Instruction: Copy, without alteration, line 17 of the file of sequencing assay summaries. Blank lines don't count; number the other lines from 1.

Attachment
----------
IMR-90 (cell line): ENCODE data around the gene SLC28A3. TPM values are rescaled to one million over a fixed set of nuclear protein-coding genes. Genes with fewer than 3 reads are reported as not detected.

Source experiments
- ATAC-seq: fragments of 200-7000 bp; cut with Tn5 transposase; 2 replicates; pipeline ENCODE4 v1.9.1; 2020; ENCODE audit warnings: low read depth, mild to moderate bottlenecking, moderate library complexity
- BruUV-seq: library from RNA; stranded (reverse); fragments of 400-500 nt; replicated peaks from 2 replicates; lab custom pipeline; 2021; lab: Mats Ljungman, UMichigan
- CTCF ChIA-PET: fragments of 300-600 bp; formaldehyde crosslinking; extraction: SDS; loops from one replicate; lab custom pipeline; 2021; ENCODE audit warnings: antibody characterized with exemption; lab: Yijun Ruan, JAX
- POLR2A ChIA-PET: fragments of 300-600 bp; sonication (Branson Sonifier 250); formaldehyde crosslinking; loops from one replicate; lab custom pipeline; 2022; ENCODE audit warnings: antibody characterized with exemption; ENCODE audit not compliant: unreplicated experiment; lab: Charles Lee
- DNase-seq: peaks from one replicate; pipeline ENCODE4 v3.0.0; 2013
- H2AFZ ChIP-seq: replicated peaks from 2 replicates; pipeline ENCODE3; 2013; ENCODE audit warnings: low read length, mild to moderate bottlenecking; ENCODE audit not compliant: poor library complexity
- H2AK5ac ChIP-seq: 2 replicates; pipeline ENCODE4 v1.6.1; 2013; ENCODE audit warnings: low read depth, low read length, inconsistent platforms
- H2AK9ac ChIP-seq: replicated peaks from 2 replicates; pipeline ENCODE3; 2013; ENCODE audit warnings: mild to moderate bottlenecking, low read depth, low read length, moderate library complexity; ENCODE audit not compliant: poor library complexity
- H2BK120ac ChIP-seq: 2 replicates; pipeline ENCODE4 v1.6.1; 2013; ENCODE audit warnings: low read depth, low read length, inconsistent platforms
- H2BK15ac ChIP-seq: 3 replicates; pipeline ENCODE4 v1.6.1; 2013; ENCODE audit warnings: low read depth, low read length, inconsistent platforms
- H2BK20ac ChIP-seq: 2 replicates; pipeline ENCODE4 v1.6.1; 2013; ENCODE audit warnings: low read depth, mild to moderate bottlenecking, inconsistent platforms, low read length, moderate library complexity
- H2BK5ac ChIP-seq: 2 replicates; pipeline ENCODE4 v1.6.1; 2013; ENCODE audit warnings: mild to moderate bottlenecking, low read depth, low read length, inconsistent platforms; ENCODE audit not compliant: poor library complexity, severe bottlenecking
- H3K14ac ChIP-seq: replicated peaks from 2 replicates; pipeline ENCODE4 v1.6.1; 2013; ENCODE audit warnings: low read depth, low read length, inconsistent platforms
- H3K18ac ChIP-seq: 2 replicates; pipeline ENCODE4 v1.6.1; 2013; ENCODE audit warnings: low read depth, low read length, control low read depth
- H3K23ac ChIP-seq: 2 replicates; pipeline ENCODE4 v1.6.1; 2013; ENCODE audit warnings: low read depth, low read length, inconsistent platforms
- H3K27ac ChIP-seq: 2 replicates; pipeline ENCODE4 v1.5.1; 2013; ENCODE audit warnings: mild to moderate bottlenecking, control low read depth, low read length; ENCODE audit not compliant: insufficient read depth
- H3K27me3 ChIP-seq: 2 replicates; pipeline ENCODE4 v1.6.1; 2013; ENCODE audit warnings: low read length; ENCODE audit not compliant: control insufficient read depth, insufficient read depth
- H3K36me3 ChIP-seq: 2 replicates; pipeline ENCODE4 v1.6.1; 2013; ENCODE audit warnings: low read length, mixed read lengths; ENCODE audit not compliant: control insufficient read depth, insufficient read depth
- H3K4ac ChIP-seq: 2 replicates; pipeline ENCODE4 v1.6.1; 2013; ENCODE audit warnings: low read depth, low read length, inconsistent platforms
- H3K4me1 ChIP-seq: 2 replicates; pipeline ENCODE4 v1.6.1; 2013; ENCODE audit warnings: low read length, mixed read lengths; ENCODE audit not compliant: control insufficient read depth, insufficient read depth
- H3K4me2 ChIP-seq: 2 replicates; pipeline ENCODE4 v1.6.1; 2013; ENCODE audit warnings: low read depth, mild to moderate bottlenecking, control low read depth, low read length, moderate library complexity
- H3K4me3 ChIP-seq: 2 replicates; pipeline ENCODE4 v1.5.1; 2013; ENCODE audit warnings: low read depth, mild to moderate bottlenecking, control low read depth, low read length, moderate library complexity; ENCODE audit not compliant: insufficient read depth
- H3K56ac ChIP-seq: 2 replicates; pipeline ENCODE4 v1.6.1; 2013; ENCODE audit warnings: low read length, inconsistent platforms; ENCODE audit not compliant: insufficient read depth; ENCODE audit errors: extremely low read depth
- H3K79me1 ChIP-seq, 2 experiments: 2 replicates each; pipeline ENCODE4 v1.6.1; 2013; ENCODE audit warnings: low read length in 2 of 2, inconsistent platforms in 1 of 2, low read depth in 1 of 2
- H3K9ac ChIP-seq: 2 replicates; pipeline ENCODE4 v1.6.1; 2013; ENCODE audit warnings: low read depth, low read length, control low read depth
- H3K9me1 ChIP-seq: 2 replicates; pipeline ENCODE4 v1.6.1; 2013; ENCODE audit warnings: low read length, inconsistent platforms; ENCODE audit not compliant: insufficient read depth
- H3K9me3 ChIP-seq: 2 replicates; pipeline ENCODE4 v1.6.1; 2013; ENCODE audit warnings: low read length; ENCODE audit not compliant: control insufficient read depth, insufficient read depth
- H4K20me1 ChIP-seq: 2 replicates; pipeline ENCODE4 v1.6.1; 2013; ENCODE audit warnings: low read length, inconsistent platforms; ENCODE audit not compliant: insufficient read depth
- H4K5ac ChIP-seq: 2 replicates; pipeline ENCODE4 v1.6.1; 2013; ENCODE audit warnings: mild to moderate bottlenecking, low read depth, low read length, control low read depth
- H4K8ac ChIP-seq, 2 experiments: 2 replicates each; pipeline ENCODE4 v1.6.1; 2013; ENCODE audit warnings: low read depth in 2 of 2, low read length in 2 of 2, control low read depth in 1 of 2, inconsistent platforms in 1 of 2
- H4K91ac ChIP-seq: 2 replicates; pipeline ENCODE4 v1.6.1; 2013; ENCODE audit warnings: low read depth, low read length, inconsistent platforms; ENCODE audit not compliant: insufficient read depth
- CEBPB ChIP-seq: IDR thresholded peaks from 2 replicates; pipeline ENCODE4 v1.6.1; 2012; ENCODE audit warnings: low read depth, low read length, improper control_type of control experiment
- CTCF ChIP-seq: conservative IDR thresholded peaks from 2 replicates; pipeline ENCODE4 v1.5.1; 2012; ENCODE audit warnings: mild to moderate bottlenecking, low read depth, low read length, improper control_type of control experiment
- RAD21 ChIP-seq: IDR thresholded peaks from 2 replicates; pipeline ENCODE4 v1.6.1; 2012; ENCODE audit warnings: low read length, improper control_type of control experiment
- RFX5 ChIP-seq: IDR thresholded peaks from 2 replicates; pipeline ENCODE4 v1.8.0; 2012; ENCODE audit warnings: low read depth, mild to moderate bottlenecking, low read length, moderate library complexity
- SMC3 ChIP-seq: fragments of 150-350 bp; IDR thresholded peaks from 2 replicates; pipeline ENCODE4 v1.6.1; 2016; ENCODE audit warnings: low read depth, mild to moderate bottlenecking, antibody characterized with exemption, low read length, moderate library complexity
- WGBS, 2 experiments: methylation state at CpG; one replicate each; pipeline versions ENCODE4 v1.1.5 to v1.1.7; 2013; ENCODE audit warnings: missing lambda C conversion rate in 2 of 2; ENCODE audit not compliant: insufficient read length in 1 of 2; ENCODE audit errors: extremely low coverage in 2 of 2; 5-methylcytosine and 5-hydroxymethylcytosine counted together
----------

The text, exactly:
- H3K23ac ChIP-seq: 2 replicates; pipeline ENCODE4 v1.6.1; 2013; ENCODE audit warnings: low read depth, low read length, inconsistent platforms